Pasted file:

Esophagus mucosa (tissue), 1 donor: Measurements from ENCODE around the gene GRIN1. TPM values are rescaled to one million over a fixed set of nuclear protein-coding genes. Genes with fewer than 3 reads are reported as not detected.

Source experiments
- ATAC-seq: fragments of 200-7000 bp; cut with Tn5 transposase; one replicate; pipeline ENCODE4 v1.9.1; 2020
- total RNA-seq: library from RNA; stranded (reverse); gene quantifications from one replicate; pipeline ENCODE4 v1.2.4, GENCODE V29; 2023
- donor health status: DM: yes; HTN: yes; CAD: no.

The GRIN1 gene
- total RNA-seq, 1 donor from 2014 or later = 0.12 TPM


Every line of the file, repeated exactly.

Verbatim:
Esophagus mucosa (tissue), 1 donor: Measurements from ENCODE around the gene GRIN1. TPM values are rescaled to one million over a fixed set of nuclear protein-coding genes. Genes with fewer than 3 reads are reported as not detected.

Source experiments
- ATAC-seq: fragments of 200-7000 bp; cut with Tn5 transposase; one replicate; pipeline ENCODE4 v1.9.1; 2020
- total RNA-seq: library from RNA; stranded (reverse); gene quantifications from one replicate; pipeline ENCODE4 v1.2.4, GENCODE V29; 2023
- donor health status: DM: yes; HTN: yes; CAD: no.

The GRIN1 gene
- total RNA-seq, 1 donor from 2014 or later = 0.12 TPM